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Spatial repellents: from discovery and development to evidence-based validation

Nicole L Achee1*, Michael J Bangs2, Robert Farlow3, Gerry F Killeen4, Steve Lindsay5, James G Logan5, Sarah J Moore5, Mark Rowland5, Kevin Sweeney6, Steve J Torr7, Laurence J Zwiebel8 and John P Grieco1

Author Affiliations

1 Department of Preventive Medicine & Biometrics, Uniformed Services University of the Health Sciences, 4301 Jones Bridge Road, Bethesda, MD 20814, USA

2 Public Health & Malaria Control, Jl. Kertajasa, Kuala Kencana, Papua 99920, Indonesia

3 R Farlow Consulting LLC, 156 Cardinal Cove Burkeville, TX 75932, USA

4 Liverpool School of Tropical Medicine, Vector Group, Pembroke Place, Liverpool, L3 5QA, UK

5 Department of Disease Control, Faculty of Infectious and Tropical Diseases, London School of Hygiene & Tropical Medicine, Keppel Street, London, WC1E 7HT, UK

6 Office of Pesticide Programs, Registration Division, U.S. EPA, Washington, DC, USA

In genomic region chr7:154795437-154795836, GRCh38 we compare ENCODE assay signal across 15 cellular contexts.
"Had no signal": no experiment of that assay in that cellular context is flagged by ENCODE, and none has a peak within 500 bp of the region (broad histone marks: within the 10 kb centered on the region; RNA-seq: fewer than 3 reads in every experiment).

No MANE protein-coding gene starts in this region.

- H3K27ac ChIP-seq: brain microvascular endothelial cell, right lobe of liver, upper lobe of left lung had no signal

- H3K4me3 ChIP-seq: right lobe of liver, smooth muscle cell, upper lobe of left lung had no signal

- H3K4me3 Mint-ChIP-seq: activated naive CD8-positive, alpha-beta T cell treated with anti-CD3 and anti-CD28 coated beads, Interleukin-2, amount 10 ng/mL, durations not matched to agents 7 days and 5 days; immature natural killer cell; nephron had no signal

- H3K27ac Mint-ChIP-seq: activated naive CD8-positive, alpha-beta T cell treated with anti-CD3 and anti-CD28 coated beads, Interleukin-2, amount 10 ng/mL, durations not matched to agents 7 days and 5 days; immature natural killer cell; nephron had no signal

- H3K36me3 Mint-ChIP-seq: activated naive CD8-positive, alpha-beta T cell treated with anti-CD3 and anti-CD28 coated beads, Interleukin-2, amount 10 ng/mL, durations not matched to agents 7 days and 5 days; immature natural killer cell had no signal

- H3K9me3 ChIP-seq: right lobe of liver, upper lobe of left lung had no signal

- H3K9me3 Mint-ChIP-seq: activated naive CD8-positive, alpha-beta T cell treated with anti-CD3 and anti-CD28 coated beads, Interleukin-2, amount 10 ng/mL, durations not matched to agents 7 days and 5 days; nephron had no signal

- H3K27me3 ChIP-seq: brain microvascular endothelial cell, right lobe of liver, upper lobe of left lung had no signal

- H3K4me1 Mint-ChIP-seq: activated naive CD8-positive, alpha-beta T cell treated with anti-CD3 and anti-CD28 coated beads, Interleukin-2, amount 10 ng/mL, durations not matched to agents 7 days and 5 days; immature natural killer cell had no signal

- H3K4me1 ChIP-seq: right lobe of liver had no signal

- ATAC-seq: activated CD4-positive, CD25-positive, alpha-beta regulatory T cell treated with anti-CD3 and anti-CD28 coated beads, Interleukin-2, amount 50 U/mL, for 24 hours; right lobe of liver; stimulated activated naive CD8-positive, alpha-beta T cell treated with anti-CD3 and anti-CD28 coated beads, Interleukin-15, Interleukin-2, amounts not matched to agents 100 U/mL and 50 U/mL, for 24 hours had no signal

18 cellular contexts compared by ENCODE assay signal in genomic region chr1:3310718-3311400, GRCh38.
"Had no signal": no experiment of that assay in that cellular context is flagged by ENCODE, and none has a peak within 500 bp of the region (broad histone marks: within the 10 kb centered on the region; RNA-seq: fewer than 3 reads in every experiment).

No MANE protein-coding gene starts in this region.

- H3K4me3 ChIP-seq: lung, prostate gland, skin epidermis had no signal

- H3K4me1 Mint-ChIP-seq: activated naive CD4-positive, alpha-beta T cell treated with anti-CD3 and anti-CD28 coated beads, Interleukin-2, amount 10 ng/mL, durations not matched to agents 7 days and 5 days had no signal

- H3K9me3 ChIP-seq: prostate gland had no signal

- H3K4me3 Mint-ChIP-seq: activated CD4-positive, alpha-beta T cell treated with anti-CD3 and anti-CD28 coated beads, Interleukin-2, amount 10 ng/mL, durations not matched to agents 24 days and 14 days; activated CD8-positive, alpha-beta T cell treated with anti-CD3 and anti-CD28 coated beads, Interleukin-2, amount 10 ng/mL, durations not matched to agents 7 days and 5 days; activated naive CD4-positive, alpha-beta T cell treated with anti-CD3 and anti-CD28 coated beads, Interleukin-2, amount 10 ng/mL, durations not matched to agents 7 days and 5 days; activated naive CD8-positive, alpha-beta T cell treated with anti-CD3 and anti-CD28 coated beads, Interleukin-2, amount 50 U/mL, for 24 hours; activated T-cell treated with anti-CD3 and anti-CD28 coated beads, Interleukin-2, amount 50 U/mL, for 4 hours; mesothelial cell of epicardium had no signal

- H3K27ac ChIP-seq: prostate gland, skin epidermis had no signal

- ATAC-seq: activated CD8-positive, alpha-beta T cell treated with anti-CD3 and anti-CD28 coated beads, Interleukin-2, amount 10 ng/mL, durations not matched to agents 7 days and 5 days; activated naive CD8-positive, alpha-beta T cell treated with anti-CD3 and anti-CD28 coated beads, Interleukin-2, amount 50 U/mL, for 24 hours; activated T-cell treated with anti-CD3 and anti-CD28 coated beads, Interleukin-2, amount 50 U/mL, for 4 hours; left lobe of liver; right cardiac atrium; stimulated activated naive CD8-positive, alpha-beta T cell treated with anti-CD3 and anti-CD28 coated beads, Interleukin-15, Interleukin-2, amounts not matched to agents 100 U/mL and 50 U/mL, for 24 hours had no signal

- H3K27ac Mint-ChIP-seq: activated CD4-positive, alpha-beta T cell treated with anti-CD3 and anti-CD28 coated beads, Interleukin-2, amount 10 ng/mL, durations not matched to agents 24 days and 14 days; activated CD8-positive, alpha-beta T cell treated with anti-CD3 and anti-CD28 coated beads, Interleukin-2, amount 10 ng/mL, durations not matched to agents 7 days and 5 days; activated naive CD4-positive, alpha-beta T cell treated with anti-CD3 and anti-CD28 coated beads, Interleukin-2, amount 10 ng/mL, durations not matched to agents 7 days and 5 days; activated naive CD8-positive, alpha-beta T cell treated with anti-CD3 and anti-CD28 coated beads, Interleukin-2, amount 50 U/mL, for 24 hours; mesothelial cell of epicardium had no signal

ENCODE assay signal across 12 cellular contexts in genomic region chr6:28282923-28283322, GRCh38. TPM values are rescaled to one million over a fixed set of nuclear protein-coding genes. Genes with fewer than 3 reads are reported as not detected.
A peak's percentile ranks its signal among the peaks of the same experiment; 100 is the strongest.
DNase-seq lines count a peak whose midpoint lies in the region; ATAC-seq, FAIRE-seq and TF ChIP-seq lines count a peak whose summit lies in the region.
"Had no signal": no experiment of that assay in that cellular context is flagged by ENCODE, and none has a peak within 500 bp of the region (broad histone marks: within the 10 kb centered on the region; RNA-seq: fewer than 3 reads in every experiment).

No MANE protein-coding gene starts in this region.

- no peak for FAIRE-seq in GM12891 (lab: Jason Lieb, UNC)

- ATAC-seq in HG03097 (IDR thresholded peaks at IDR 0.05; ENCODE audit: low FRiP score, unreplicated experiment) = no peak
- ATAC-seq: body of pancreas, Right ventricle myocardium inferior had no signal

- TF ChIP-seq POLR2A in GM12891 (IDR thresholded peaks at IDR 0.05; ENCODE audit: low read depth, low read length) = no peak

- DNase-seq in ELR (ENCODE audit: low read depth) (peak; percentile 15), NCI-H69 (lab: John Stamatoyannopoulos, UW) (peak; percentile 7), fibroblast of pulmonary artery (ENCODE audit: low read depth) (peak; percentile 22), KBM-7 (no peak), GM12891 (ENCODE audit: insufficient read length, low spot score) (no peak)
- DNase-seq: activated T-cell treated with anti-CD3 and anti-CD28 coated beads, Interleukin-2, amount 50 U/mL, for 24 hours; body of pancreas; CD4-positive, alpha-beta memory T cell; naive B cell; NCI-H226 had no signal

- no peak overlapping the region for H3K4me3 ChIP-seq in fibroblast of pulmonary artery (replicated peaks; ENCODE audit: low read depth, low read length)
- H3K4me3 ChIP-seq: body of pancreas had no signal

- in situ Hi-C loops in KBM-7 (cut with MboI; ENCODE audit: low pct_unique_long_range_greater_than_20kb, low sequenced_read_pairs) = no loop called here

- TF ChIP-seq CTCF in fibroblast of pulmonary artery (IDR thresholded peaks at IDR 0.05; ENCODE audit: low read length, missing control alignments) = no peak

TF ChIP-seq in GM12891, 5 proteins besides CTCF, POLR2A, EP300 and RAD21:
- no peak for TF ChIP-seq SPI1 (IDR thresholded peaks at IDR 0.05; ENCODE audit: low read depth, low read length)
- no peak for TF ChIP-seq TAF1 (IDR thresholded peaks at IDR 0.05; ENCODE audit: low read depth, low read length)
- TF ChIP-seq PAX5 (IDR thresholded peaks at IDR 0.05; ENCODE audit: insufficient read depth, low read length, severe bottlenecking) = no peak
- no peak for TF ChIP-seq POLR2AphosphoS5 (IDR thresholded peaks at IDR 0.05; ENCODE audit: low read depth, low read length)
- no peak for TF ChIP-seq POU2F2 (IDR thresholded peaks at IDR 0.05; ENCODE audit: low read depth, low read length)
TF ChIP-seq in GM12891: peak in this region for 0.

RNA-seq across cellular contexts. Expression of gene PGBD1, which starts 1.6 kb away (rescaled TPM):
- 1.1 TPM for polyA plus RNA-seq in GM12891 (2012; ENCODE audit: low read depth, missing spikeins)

7 Natural Resources Institute, University of Greenwich, Central Avenue, Chatham Maritime, Kent, ME4 4TB, UK

8 Department of Biological Sciences, Vanderbilt University, Nashville, TN, 37232, USA

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Malaria Journal 2012, 11:164  doi:10.1186/1475-2875-11-164

Published: 14 May 2012

Abstract

International public health workers are challenged by a burden of arthropod-borne disease that remains elevated despite best efforts in control programmes. With this challenge comes the opportunity to develop novel vector control paradigms to guide product development and programme implementation. The role of vector behaviour modification in disease control was first highlighted several decades ago but has received limited attention within the public health community. This paper presents current evidence highlighting the value of sub-lethal agents, specifically spatial repellents, and their use in global health, and identifies the primary challenges towards establishing a clearly defined and recommended role for spatial repellent products in disease control.

Keywords:
Public health; Spatial repellents; Vector control; Vector behaviour modification